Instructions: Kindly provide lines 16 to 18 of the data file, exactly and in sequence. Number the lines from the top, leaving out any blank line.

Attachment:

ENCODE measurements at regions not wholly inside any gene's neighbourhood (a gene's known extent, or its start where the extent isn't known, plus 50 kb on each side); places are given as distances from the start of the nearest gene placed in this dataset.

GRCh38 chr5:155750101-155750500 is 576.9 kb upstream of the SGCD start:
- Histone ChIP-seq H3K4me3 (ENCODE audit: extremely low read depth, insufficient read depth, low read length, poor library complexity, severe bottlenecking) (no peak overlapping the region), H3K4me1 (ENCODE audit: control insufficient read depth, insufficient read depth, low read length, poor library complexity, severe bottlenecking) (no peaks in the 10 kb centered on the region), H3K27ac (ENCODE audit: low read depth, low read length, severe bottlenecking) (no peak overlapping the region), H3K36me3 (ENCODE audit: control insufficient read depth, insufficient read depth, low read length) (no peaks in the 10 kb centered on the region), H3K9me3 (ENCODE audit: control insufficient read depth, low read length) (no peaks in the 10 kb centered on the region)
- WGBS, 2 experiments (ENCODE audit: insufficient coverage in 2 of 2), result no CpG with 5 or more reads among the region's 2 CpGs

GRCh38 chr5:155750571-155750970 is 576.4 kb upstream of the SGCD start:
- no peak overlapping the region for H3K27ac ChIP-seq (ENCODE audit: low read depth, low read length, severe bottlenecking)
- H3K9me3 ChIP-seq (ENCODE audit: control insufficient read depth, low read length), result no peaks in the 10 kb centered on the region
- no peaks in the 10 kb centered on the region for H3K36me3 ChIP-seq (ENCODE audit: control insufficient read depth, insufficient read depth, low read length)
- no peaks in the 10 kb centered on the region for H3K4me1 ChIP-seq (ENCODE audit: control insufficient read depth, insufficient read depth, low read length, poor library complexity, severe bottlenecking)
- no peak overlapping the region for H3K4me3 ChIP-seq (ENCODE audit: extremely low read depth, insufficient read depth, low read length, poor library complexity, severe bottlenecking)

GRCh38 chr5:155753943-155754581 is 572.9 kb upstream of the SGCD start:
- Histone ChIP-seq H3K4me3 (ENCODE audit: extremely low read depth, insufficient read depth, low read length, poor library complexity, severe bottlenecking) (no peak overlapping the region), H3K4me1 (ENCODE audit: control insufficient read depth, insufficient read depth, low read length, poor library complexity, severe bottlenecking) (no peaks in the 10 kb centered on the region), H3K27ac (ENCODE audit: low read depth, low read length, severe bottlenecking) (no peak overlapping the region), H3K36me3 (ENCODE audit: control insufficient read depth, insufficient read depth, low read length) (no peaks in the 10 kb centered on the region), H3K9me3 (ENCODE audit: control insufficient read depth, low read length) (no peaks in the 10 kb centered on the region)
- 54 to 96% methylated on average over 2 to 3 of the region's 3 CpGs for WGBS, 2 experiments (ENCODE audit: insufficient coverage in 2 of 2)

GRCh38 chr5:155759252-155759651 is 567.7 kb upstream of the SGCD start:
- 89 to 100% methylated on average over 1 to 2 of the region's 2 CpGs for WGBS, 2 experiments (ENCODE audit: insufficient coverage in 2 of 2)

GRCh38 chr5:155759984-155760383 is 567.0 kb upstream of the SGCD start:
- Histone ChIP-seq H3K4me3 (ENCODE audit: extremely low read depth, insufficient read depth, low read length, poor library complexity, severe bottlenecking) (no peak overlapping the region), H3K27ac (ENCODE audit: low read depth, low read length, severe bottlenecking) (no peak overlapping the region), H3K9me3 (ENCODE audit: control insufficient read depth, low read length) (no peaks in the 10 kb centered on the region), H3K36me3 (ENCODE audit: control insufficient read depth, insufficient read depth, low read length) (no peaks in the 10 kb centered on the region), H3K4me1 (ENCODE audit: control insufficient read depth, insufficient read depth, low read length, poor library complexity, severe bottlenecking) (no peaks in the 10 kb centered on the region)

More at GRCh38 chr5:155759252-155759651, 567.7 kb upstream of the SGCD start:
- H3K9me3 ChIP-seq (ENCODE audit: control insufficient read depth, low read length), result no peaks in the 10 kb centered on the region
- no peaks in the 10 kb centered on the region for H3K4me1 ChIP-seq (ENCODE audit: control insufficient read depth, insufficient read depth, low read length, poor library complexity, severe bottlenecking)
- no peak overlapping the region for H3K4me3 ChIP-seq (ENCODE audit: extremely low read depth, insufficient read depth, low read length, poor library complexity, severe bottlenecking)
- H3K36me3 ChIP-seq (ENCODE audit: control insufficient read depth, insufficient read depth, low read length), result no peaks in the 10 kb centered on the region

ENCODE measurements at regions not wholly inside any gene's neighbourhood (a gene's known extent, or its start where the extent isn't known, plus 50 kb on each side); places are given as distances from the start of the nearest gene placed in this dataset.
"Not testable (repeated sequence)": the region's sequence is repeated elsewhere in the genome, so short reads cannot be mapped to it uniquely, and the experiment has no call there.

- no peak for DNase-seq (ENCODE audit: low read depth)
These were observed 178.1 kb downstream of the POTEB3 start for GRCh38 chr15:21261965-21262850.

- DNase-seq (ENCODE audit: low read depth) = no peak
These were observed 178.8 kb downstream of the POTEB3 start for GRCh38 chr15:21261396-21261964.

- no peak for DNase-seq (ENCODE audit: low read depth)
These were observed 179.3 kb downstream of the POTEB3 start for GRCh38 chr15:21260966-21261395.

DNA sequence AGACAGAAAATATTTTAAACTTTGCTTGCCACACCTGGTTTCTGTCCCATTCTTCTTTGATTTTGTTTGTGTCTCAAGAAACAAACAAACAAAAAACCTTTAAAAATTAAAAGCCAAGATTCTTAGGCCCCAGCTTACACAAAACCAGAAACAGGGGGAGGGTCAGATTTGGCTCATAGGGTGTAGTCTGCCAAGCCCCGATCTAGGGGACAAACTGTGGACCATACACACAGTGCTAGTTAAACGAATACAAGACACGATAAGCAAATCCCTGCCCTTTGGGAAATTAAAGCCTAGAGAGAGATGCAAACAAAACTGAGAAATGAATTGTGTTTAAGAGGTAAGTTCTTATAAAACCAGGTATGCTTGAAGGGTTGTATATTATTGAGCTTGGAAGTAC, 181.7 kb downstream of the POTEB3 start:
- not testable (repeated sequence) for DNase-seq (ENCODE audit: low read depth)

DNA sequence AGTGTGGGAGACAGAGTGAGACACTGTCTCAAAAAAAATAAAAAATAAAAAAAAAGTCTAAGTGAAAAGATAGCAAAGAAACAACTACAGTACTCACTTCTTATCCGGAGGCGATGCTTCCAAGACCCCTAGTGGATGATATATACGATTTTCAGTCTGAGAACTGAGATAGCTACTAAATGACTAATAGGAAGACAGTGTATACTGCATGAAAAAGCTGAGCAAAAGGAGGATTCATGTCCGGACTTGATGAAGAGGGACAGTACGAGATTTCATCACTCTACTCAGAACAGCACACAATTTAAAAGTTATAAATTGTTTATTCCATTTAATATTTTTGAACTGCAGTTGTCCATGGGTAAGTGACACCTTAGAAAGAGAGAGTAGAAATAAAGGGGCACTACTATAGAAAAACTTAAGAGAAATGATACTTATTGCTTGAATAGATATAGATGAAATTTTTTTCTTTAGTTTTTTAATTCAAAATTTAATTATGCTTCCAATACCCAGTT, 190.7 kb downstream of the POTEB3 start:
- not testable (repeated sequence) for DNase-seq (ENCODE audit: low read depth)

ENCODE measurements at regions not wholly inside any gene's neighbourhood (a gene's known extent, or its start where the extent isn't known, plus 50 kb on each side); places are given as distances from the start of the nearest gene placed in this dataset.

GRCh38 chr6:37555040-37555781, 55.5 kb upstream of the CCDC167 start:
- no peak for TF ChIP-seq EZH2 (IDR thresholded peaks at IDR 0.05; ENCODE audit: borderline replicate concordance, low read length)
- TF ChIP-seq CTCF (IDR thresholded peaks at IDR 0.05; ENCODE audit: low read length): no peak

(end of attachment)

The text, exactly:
GRCh38 chr5:155759984-155760383 is 567.0 kb upstream of the SGCD start:
- Histone ChIP-seq H3K4me3 (ENCODE audit: extremely low read depth, insufficient read depth, low read length, poor library complexity, severe bottlenecking) (no peak overlapping the region), H3K27ac (ENCODE audit: low read depth, low read length, severe bottlenecking) (no peak overlapping the region), H3K9me3 (ENCODE audit: control insufficient read depth, low read length) (no peaks in the 10 kb centered on the region), H3K36me3 (ENCODE audit: control insufficient read depth, insufficient read depth, low read length) (no peaks in the 10 kb centered on the region), H3K4me1 (ENCODE audit: control insufficient read depth, insufficient read depth, low read length, poor library complexity, severe bottlenecking) (no peaks in the 10 kb centered on the region)

More at GRCh38 chr5:155759252-155759651, 567.7 kb upstream of the SGCD start: